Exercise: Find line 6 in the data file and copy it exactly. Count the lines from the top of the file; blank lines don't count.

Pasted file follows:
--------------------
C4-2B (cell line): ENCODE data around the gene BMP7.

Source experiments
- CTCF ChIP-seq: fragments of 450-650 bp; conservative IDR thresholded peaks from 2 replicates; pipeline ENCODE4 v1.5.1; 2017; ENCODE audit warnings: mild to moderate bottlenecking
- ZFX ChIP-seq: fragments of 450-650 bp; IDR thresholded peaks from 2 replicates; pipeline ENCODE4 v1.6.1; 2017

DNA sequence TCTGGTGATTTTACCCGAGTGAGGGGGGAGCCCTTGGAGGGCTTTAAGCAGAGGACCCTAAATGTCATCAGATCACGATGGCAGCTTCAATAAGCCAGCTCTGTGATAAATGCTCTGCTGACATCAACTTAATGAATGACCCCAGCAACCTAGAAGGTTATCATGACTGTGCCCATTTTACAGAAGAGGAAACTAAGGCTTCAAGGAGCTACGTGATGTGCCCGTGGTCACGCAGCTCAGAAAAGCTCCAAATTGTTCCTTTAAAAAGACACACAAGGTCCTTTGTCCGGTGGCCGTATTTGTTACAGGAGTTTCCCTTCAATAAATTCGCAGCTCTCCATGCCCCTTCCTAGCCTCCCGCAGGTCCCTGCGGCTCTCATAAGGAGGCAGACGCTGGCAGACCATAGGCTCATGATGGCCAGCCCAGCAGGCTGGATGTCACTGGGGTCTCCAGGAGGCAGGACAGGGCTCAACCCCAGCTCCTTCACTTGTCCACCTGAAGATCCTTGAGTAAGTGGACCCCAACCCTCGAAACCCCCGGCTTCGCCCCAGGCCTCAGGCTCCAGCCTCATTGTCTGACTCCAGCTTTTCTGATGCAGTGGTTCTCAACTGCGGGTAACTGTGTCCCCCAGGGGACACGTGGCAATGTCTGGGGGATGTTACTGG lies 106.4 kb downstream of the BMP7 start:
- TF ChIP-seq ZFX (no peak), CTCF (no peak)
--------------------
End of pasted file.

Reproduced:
- TF ChIP-seq ZFX (no peak), CTCF (no peak)